On view at Casa Azul is a stage-like tableau of macabre puppets fashioned by Frida, probably inspired by folk statuettes. Moreover, in Kahlo’s oeuvre—consider Four Inhabitants of Mexico City and The Wounded Table—we detect how the artist used the images of clay idols and papier-mâché skeletons to provide a kind of shorthand for evoking nativistic themes. Frida also collected works by nonacademic painters who made icons for use in domestic altars. These icons are characterized by a kind of flattened perspective, solid color fields, and the integration of inscriptions, features mirrored by Kahlo.
I noted a number of massive sculptures that all seemed to have come from the same hand. These turned out to have been chiseled by an unschooled artist who Frida had encouraged. Yes, she was not just harvesting imagery and symbolism from traditional craftspersons but nurturing the seeds herself.
Over the foot of the artist’s bed is a frame with the faces of Mao, Lenin and Marx among others. Clearly Frida Kahlo honored a pantheon different from that of most of her compatriots. On top of the headboard is a picture of a dead child. Such a picture is very much in the tradition of what in the Philippines was called a “recuerdo de patay,” a last souvenir to remember the dead—especially infants. There is such a work by Simon Flores in the National Museum of the Philippines’ collection. Another example, this time of an adult, is the circa 1920s painting of Tomas Bordin by Victor Diores owned by the Bangko Sentral ng Pilipinas. Frida made her own funereal portrait: The Deceased Dimas Roxas at the Age of Three. Interestingly, the Diores painting shares with this work the fact that the dead are laid out on a woven mat.
Death and the fragility of the body and—by extension—of existence itself, were indeed truths to which Kahlo was no stranger. At a tender age, she experienced a horrible trolley accident that would leave her disfigured and in a constant state of pain. She broke her spinal column, collarbone and pelvis. She had multiple fractures in her right leg as well as a crushed foot. A long rod had pierced her uterus and she would never be able to bear children.
One writer has observed that Frida had never depicted the catastrophe in her canvases. The closest she came was a rendition of a row of passengers reminiscent of Mark Justiniani’s award winning piece on the lackadaisical occupants of a jeepney. Actually, the gut-wrenching savagery of her personal tragedy would resurface in other incarnations: her many self-portraits would appear, at first, to be inscrutably serene until one realizes that the necklace around the neck is a circlet of thorns, sharp spikes piercing flesh, drawing blood.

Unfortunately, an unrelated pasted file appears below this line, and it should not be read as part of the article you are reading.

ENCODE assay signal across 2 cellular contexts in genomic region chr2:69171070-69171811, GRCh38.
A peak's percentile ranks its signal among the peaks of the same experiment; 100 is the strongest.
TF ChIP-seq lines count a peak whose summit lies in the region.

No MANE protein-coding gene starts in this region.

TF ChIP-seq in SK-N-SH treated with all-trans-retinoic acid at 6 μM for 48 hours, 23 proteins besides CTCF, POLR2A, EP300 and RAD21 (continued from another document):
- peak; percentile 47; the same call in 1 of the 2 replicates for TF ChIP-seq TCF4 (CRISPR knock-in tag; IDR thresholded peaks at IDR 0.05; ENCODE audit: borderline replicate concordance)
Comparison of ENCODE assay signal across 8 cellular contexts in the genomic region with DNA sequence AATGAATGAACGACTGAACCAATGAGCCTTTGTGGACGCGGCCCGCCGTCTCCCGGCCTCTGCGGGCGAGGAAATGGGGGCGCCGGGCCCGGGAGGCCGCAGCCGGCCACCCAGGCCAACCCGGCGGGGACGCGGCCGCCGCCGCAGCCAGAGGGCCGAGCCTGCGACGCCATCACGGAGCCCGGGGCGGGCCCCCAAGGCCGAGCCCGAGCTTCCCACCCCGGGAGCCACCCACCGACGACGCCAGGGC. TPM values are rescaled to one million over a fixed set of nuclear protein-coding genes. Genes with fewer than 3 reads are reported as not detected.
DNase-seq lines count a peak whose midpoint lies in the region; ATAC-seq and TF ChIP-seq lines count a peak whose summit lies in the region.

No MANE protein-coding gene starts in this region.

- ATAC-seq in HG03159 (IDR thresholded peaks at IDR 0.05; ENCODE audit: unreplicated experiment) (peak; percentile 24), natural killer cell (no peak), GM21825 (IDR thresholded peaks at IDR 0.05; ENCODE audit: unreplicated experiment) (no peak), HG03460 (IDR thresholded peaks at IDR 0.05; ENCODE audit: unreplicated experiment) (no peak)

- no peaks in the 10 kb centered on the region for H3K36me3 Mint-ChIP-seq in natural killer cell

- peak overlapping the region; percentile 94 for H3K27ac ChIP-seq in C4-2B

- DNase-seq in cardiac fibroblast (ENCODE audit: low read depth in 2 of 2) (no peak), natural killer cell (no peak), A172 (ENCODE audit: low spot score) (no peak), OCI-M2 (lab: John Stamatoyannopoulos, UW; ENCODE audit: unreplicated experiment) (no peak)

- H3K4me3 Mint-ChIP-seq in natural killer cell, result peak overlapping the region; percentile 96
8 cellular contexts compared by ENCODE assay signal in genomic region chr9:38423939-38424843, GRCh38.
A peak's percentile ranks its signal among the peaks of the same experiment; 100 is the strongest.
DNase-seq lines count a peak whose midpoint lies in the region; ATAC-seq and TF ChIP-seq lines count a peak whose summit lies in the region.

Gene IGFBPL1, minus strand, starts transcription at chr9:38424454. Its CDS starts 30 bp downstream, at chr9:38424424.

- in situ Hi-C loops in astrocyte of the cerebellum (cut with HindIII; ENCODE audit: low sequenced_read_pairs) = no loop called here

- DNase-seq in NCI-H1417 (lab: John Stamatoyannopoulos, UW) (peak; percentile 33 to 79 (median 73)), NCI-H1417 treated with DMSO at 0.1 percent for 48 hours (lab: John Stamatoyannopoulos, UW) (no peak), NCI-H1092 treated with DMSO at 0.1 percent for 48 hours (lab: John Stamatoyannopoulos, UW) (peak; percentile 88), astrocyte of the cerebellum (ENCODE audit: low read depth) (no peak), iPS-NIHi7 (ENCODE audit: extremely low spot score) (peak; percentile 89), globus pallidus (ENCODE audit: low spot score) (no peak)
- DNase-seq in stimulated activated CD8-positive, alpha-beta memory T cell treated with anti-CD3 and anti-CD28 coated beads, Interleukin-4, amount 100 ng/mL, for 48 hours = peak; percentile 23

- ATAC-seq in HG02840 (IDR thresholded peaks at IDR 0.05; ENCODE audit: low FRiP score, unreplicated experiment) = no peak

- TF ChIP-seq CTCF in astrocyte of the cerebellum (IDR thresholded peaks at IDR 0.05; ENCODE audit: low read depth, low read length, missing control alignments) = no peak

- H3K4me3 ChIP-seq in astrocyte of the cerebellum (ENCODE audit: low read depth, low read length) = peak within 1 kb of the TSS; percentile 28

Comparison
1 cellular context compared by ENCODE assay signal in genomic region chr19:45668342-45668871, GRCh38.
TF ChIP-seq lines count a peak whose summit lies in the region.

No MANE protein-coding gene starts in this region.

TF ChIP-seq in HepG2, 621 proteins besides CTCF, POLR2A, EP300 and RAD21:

Still another source of suffering was Diego himself. It was on account of a discussion of his extramarital affairs that I would add a new word to my Spanish vocabulary: mujeriego or womanizer. The man even seduced his wife’s own sister.
All her life, Kahlo had to rely on crutches and body casts just to face the day. Yet she must have had such a deep reservoir of inner strength which held up not only her anatomy but also her spirit. What gumption she must have had to attach a mirror to the canopy of her bed so she could paint herself? What serendipity she must have possessed to construct an easel which could move her canvas up and down so she need not stand.
Perhaps the most moving exhibit in the whole house museum is not framed. It is a torso brace that is gaily, bravely, painted by its owner. It is one tiny woman’s reminder that, “no one has ever measured, not even poets, how much the heart can hold.”
Unsurprisingly, her nation’s eminent man of letters, Carlos Fuentes, has said of her: the moonlike headdresses opening up her face like the wings of a dark butterfly—Frida Kahlo showing us all that suffering could not wither, nor sickness stale, her infinite variety.